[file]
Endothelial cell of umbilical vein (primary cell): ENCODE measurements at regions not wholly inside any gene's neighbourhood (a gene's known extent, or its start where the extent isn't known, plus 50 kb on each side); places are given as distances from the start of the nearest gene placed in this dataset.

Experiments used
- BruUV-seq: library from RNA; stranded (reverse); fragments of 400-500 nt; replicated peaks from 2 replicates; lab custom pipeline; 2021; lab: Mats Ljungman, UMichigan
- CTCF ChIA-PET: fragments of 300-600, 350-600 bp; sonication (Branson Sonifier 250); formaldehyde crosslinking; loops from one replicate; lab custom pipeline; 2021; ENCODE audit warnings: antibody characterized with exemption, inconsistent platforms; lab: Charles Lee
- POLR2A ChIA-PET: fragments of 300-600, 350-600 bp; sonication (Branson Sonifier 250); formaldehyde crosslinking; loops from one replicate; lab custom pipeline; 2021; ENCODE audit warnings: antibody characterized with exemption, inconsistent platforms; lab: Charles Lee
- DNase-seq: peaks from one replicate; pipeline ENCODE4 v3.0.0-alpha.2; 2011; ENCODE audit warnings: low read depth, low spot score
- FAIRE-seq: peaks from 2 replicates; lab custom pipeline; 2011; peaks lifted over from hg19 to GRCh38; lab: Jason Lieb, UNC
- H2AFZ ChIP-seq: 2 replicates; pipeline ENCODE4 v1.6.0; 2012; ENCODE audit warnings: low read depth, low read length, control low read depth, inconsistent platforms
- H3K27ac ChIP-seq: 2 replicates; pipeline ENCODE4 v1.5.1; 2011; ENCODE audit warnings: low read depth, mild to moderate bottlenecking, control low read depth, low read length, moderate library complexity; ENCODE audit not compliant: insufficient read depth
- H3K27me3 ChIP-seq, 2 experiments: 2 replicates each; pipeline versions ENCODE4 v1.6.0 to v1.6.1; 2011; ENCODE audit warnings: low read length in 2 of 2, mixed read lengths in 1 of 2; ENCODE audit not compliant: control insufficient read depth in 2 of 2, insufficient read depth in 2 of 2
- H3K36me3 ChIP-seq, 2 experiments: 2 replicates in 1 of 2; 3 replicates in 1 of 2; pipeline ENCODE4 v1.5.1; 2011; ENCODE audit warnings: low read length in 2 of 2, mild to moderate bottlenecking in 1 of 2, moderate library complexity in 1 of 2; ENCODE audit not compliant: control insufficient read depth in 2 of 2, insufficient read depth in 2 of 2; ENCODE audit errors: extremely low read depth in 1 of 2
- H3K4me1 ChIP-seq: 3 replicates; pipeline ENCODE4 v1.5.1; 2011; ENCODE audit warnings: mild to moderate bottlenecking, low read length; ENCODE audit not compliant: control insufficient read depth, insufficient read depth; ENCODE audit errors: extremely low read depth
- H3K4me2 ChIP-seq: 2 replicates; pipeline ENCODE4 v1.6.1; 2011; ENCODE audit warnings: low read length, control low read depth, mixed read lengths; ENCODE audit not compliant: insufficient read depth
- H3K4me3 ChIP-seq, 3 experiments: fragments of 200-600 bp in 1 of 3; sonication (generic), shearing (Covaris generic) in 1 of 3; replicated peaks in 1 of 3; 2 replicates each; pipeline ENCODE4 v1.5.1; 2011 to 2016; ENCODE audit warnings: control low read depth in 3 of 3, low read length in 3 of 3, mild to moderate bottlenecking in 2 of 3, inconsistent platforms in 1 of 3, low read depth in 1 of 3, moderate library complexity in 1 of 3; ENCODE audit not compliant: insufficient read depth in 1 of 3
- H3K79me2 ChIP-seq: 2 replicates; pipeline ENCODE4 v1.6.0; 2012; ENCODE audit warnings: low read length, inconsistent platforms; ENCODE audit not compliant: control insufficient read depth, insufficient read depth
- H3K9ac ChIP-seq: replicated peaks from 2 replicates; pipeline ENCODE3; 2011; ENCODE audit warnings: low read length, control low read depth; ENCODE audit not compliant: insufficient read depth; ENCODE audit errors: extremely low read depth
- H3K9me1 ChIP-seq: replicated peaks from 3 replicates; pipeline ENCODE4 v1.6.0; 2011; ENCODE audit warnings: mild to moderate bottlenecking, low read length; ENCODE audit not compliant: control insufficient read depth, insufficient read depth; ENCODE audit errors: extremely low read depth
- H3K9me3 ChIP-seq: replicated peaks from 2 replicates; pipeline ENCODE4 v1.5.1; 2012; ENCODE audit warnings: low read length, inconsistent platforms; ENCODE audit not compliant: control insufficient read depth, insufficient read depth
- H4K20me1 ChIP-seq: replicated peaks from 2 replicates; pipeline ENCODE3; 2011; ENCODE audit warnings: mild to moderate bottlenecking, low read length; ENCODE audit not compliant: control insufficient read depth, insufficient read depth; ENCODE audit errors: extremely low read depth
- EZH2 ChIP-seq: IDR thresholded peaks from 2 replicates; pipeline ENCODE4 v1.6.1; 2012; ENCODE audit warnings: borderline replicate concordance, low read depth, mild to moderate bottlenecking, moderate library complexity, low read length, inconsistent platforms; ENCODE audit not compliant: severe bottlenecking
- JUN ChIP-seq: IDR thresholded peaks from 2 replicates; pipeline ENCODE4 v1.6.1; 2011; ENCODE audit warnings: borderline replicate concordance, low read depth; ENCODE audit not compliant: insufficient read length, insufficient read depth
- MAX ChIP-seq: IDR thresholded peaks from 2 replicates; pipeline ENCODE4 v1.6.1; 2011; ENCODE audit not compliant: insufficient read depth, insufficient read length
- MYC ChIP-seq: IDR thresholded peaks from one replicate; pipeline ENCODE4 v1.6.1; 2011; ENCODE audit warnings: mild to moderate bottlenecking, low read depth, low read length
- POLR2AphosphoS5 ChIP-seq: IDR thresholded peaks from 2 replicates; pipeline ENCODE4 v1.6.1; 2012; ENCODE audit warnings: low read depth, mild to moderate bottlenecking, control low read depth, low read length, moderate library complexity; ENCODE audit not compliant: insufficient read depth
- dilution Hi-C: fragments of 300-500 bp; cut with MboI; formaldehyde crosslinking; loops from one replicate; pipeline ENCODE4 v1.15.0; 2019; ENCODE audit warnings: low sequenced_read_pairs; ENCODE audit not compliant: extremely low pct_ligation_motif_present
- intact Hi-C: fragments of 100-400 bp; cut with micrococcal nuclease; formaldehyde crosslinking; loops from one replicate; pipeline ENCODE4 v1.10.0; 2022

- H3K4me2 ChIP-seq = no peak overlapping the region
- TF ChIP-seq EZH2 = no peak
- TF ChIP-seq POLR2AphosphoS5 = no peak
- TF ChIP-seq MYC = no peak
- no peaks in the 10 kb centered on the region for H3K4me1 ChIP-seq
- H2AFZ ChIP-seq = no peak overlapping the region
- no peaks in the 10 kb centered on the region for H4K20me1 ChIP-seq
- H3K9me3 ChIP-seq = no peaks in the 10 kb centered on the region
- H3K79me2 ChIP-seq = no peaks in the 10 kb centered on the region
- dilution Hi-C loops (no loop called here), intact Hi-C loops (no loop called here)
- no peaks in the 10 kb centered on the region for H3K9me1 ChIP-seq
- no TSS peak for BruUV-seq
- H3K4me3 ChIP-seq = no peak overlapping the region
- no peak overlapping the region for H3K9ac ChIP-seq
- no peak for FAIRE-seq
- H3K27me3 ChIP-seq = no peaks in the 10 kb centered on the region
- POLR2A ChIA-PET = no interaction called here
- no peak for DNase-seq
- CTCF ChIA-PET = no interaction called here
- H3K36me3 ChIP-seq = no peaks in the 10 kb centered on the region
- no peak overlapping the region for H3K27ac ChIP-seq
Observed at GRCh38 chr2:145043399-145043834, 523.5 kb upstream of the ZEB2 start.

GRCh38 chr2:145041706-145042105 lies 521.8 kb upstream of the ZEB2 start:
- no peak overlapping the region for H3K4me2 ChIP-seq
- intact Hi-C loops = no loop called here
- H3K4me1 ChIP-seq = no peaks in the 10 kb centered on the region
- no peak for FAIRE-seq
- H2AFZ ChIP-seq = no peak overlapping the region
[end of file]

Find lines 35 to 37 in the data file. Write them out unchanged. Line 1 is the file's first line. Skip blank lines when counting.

- H3K79me2 ChIP-seq = no peaks in the 10 kb centered on the region
- dilution Hi-C loops (no loop called here), intact Hi-C loops (no loop called here)
- no peaks in the 10 kb centered on the region for H3K9me1 ChIP-seq